Creating Good Ideas For Public Schools
By Nolan Kawano, president, Public Schools of Hawaii Foundation
Founded in 1986, the Public Schools of Hawaii Foundation (PSHF) is dedicated to creating innovative educational opportunities for Hawaii’s public schools that not only engage and excite children, but also their parents and the community around them.
One such example is our Good Ideas Grant program. In 2012, the PSHF provided Hawaii’s public school teachers with more than $200,000 to purchase materials and equipment that benefited more than 5,000 K-12 students across the state, with more than $4 million awarded since the inception of the program.
Funding for these Good Ideas is raised at our annual Kulia I Ka Nu’u Awards Banquet, which this year will honor two distinguished public school graduates: Guy Fujimura (Farrington High) and Donna Tanoue (Kalani High), as well as corporate honoree R.M. Towill Corporation.
In their 2013 Good Ideas grant proposal, teachers at Maili Elementary School, led by Norma Cox, explains, “Our reading curriculum at Maili Elementary is organized around books that were great when we were growing up but no longer seem relevant to these students.”
In an age where electronic reading devices are preferred, books were purchased for 120 sixth graders, including students who often stated that they do not have access to books at home, and are they encouraged to read. No games, no Internet, no fancy reading devices, just real books meant to engage and enlighten students. As a result of the Good Ideas Grant, these students transformed into avid readers who surpassed and doubled their quarterly goals.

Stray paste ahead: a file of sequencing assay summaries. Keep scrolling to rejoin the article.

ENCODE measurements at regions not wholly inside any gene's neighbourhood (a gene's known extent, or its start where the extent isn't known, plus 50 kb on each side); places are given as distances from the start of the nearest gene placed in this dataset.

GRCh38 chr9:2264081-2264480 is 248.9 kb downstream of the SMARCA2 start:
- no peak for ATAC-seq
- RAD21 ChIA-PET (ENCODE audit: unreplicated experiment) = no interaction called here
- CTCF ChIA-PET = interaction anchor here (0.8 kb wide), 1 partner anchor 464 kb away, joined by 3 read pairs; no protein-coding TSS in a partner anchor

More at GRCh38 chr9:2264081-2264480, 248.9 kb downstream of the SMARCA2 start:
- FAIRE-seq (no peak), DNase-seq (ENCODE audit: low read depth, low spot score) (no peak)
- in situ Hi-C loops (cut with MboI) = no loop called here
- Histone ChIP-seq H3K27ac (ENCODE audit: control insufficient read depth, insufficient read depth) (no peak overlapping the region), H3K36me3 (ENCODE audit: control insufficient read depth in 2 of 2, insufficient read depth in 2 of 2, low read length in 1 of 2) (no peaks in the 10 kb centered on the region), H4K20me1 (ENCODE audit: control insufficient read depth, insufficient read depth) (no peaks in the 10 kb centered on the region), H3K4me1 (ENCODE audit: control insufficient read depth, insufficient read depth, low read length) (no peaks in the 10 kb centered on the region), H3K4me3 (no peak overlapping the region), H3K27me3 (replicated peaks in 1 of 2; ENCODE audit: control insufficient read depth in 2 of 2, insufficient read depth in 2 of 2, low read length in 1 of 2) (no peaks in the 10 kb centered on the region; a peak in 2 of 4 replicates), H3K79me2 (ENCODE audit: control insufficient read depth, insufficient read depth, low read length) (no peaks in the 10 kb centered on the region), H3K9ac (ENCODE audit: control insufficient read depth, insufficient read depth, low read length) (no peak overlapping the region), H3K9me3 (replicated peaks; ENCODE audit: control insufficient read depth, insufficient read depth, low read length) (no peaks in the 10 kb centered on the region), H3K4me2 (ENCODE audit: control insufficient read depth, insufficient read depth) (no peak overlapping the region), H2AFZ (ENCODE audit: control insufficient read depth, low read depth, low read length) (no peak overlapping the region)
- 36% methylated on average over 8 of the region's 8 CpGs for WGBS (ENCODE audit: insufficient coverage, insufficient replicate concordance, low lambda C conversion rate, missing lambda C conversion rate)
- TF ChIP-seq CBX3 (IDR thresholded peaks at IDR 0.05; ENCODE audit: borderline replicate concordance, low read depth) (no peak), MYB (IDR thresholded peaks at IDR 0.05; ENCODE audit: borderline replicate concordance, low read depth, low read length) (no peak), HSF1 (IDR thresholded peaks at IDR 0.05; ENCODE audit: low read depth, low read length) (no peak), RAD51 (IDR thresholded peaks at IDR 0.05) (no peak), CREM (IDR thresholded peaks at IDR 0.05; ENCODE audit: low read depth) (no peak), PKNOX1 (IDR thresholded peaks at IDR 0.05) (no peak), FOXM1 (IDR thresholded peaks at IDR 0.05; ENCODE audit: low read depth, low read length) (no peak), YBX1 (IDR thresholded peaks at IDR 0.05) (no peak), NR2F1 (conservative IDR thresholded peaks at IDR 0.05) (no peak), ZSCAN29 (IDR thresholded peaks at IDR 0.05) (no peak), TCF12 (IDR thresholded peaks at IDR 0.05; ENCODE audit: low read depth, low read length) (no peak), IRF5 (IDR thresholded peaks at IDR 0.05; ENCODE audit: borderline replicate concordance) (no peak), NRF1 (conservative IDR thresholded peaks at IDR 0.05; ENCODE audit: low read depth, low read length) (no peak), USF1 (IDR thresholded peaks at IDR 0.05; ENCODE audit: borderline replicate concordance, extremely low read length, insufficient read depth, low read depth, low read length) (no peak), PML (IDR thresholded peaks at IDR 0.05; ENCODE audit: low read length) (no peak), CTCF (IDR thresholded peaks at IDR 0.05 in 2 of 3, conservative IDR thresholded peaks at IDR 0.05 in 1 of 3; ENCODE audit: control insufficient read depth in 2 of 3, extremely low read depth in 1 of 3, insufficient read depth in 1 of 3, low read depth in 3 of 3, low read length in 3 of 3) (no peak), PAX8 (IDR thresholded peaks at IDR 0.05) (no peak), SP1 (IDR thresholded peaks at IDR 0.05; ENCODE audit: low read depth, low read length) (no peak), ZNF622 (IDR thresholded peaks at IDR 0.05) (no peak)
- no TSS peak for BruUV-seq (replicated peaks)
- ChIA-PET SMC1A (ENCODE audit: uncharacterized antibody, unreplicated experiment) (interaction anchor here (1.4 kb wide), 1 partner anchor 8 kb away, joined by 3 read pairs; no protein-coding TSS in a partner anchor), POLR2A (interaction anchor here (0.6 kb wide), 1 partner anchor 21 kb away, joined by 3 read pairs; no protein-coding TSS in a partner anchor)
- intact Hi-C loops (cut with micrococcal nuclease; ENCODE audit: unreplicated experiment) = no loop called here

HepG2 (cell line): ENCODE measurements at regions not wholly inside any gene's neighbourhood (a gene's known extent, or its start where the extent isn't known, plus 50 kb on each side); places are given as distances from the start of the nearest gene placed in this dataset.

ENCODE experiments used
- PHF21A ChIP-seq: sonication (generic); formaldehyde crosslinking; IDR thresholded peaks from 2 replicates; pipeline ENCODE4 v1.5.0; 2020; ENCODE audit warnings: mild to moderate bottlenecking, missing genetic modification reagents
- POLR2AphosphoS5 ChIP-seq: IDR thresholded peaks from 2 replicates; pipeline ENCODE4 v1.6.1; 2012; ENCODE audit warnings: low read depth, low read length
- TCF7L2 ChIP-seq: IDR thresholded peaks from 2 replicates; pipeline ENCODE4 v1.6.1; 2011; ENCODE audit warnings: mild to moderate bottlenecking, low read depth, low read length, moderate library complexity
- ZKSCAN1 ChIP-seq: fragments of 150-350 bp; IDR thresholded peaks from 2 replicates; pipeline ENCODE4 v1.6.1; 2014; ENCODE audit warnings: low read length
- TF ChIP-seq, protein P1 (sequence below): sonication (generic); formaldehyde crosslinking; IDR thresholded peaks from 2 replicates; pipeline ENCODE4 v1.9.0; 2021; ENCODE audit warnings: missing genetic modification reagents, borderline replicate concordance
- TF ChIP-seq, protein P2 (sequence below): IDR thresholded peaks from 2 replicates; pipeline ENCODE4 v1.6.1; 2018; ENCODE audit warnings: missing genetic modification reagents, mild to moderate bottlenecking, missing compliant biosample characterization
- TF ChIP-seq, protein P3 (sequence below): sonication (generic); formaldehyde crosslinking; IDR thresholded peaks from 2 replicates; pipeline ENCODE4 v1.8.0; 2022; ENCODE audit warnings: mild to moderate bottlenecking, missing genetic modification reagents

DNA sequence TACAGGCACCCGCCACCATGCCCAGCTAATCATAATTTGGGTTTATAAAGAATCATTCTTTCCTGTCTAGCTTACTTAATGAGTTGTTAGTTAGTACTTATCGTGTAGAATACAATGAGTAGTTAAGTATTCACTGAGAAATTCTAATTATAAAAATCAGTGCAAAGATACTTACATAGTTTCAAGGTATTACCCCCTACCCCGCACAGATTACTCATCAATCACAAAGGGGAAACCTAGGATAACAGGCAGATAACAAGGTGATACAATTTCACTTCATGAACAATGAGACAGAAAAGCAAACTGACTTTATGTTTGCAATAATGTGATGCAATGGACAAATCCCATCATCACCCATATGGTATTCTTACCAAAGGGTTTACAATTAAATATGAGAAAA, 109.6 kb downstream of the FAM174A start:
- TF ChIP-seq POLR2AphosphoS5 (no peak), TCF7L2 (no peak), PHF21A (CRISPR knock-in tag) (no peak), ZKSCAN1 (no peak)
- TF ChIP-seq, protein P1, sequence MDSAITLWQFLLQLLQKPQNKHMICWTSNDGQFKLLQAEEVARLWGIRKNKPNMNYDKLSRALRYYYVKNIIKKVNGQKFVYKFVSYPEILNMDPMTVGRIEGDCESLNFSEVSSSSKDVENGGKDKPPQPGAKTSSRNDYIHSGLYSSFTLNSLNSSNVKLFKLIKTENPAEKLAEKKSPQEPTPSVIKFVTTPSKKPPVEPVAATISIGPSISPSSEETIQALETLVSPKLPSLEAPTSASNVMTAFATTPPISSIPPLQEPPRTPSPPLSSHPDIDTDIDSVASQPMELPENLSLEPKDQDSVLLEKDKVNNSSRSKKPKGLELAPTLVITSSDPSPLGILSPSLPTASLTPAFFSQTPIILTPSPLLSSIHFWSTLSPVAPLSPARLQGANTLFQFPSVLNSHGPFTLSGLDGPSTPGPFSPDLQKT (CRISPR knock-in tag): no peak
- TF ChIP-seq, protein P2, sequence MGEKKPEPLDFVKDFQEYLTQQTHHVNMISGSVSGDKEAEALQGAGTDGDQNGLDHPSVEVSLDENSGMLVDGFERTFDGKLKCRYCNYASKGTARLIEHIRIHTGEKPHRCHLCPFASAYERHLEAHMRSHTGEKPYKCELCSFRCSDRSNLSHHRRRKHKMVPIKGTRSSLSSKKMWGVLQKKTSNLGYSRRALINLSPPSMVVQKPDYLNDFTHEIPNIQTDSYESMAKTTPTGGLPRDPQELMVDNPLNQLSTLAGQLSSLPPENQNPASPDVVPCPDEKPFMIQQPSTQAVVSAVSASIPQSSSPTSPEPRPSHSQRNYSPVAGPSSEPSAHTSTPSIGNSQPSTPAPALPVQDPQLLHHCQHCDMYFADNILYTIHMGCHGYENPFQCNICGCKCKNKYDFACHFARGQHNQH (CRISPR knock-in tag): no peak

“This money did not simply buy books; it bought these children freedom to choose the books that they connected with. They were very excited as well as taken aback that someone had asked for their opinion regarding good books,” says Cox. “This, I believe, was a very profound and empowering experience for them and an enlightening one for me.”
Books were also used for a unit on immigrants in America. This gave students the opportunity to role-play, discuss, and more importantly think and connect with the characters in the story. “It was truly a paradigm shift in our classrooms to a student-centered experience for learning,” says Cox.
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